• Export is supported to allow other buildpacks to access the Rust toolchain
  • Easy compiling of Rust extensions for projects written in another language, such as C/C++

The build pack is called emk/rust or EMK, though it’s not yet official since Rust is not supported on their main site. That said, you could try it out for testing by adding the build pack to your existing project.

2. Docker

Docker is a PaaS service that uses virtualization to deliver resources such as software, libraries, and other configuration files in packages as containers.

Docker enables you to build and ship any software because it helps you keep track of packages using Dockerfile. The official image has more than 10 million downloads on Docker Hub.

  • Pricing: Relative (based on the VPS in use)
  • Production-ready: Yes

Deployment procedures

There are several nightly containers/images built for Rust, but the official Docker image is managed by the Rust team. Also, using Docker’s multistage build could help you avoid toolchain compilation, which requires you to copy the app’s compiled binary files to the container.

3. Render

Render is a cloud-based Paas company that offers immense power and scalability and handles apps of all sizes.

  • Price: $7
  • Production-ready: Yes

Deployment

Render has full-fledged support for the Rocket and Actix frameworks. It could also be set up using Cargo since it provides easy deployment with simple clicks and minimal configuration.

4. Vercel

Vercel, formerly known as ZEIT Now, is a deployment tool that empowers developers to effortlessly deploy their apps. It provides custom domains, continuous development, high performance, and serverless functions in Go, Node.js, etc.

  • Price: Free for beginners; pay-as-you-grow plan
  • Production-ready: No

Deployment

The now builder allows Rust code to be run as lambdas on the now platform. The community-based builder for deploying Rust on ZEIT now is still in progress.

5. NGINX

NGINX is a popular web server that offers features such as load balancing, reverse proxy, mail proxy, and more.

Deployment

Deploying Rust using NGINX is as easy as proxy passing the web framework server and creating a system service that monitors the Rust web framework server status.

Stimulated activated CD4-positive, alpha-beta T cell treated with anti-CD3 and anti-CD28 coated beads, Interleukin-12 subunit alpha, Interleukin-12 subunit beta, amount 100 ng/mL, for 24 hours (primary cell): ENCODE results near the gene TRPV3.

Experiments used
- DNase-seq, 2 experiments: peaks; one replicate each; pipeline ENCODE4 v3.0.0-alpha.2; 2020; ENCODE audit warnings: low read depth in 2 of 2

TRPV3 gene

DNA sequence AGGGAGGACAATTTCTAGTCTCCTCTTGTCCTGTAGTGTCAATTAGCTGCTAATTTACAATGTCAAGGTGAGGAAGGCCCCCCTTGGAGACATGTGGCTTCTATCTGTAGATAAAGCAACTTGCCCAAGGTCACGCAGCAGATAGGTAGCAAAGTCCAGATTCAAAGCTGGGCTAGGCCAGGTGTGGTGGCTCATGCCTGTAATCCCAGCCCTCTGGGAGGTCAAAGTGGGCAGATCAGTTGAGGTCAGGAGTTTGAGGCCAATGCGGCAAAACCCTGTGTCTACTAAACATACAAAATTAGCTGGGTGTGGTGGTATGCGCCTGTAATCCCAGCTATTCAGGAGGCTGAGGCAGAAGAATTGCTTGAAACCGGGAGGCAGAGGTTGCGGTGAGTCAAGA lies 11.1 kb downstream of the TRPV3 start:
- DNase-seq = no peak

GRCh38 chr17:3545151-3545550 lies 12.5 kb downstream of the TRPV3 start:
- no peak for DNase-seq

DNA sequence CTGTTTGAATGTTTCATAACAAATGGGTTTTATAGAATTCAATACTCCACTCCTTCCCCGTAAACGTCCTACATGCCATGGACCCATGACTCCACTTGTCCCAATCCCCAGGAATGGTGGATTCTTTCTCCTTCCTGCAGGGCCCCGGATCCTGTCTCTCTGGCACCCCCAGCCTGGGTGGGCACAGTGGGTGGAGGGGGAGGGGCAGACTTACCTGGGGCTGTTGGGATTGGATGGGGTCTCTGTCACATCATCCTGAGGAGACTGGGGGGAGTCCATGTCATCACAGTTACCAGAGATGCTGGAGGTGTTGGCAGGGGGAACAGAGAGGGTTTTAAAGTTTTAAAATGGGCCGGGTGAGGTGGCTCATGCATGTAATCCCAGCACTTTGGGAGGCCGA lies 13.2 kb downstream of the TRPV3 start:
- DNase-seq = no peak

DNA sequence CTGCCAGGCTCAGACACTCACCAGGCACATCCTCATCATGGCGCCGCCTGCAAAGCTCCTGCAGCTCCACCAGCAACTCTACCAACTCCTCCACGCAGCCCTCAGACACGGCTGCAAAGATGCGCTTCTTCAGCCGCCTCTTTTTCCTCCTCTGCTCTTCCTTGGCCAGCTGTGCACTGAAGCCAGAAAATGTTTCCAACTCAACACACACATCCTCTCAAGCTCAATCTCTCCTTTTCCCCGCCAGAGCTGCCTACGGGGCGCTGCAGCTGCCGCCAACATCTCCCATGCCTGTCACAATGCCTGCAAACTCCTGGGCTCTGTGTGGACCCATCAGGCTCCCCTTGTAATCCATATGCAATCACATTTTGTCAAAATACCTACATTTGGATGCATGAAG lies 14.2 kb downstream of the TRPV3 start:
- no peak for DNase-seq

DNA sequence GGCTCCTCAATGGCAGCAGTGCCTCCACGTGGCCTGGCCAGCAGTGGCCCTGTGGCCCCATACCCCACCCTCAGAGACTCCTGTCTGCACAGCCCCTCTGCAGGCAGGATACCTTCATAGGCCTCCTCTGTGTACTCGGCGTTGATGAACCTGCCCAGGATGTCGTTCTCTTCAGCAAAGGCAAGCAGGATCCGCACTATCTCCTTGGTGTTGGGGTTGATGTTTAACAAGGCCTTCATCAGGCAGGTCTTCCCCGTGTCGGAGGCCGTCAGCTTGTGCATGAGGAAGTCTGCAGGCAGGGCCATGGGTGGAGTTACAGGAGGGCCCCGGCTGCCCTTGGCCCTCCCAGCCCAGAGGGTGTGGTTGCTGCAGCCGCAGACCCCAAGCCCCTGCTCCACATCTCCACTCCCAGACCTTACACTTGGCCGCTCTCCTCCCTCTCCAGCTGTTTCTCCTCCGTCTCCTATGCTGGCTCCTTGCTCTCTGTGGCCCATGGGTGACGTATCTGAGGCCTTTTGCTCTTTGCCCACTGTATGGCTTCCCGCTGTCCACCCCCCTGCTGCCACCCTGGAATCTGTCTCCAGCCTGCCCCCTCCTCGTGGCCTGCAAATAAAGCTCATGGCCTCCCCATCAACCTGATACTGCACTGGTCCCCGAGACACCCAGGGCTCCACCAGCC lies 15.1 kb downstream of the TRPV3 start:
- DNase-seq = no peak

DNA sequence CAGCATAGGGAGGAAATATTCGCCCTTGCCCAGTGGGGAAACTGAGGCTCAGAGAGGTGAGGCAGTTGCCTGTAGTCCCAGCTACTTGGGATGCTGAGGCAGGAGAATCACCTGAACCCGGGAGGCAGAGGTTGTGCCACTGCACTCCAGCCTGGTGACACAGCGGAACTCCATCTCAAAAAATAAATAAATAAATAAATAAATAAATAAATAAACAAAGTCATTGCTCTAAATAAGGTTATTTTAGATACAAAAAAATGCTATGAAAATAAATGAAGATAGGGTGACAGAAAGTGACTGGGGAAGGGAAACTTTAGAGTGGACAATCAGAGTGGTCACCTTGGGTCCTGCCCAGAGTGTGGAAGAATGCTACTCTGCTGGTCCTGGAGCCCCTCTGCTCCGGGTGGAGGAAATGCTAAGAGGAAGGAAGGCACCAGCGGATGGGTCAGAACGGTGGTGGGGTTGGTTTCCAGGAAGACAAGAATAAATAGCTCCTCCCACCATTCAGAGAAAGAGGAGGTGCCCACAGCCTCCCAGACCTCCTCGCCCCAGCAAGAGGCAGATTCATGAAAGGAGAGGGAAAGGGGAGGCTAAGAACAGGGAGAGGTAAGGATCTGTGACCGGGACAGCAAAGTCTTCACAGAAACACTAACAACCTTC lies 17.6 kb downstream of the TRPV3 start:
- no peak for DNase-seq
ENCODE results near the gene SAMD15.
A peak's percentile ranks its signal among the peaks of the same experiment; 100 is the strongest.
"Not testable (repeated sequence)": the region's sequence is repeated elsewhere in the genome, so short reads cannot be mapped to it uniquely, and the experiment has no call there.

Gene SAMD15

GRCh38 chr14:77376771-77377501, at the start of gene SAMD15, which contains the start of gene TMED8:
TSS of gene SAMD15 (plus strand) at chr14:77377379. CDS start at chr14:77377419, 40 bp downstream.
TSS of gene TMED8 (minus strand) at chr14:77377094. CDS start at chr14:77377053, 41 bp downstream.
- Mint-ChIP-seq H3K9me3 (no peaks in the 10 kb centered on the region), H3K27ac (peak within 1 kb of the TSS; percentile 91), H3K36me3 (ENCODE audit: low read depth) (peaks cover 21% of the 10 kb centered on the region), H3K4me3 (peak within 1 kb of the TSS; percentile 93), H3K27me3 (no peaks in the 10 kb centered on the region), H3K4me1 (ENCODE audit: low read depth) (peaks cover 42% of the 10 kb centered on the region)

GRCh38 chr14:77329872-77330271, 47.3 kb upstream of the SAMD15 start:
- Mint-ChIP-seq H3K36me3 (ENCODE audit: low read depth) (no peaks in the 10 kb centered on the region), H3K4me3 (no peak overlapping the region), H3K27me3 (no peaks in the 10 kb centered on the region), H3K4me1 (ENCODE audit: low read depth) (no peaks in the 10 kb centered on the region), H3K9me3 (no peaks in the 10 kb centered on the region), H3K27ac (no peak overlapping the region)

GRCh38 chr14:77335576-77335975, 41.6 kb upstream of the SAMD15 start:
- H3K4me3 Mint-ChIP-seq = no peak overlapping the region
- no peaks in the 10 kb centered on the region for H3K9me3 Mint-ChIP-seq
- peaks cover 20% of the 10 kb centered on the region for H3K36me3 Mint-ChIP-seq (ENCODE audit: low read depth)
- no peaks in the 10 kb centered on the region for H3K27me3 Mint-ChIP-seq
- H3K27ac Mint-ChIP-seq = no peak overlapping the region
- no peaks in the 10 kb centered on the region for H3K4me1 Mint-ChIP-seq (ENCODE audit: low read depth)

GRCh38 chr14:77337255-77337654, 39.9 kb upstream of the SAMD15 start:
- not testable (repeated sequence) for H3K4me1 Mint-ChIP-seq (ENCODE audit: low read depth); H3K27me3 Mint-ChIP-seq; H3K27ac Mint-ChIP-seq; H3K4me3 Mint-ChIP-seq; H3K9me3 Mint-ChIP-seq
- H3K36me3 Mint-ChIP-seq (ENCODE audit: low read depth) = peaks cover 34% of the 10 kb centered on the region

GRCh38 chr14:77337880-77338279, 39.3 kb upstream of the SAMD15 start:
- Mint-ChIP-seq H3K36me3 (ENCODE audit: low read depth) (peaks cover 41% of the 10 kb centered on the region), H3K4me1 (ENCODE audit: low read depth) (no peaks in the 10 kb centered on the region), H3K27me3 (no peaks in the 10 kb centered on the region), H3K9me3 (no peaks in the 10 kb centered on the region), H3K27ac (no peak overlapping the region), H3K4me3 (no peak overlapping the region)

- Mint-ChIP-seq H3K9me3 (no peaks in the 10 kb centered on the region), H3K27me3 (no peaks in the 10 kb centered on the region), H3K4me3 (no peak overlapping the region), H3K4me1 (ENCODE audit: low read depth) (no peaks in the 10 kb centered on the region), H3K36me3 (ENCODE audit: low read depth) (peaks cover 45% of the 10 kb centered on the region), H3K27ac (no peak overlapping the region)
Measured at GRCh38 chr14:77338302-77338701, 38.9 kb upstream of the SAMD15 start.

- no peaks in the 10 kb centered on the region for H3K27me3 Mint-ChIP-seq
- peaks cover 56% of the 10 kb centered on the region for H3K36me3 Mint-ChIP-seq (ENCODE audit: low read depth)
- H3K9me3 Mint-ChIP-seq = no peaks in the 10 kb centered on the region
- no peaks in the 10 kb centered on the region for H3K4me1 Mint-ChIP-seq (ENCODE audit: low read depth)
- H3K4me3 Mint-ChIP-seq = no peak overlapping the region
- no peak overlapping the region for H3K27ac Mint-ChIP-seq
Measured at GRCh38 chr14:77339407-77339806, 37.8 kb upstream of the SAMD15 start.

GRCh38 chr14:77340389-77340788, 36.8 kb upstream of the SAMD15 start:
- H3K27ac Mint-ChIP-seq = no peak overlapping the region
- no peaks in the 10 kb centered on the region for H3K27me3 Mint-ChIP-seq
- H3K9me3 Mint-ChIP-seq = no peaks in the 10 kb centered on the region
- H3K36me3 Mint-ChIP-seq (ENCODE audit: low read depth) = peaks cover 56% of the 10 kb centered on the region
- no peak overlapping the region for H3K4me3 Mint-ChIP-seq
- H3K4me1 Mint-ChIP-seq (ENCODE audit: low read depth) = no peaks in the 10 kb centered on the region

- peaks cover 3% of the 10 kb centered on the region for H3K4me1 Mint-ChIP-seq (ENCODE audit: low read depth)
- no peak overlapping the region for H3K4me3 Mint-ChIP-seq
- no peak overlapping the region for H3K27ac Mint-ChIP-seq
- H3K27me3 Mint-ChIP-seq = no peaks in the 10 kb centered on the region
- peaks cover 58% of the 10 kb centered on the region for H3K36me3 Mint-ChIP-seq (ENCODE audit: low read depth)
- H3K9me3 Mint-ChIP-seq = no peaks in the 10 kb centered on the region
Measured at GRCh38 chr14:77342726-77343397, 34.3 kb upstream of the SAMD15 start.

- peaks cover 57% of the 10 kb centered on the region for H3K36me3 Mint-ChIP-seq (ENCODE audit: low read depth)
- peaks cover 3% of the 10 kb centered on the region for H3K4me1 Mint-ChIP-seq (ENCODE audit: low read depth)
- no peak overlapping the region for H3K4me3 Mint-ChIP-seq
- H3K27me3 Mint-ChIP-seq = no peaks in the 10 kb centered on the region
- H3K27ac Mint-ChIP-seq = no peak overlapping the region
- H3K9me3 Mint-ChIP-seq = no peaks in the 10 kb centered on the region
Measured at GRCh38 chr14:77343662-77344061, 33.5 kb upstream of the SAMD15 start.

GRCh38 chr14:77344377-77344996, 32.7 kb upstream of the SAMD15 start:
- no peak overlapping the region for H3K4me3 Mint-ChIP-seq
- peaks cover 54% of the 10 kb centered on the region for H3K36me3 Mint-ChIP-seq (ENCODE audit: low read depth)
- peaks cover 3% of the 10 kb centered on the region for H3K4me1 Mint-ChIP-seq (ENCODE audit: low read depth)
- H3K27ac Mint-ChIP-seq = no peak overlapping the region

6. Clever Cloud

Clever Cloud is a PaaS company based in Europe that offer services closely related to Heroku to help developers deploy and run their apps in a snap.

  • Price: ~$5
  • Production-ready: Yes

Deployment

Clever Cloud makes deploying, building, and scaling Rust apps easy. It provides the platform services integrated with git. It also helps ease the stress of build packs because it handles the app builds via clicks and selection on its dashboard. It supports Cargo and major Rust web frameworks.

Head to the official docs for a step-by-step guide to deploying your Rust app on Clever Cloud.

Conclusion

In this guide, we explored the basic conceptual idea of deployment and described six libraries and services that are available for deploying Rust apps on the web.

LogRocket: Full visibility into production Rust apps

Debugging Rust applications can be difficult, especially when users experience issues that are difficult to reproduce. If you’re interested in monitoring and tracking performance of your Rust apps, automatically surfacing errors, and tracking slow network requests and load time, try LogRocket.

LogRocket is like a DVR for web apps, recording literally everything that happens on your Rust app. Instead of guessing why problems happen, you can aggregate and report on what state your application was in when an issue occurred. LogRocket also monitors your app’s performance, reporting metrics like client CPU load, client memory usage, and more.

Modernize how you debug your Rust apps — .

Abiodun Solomon I’m a software developer that is curious about modern technologies. I love contributing to the growth of knowledge for the betterment of humanity.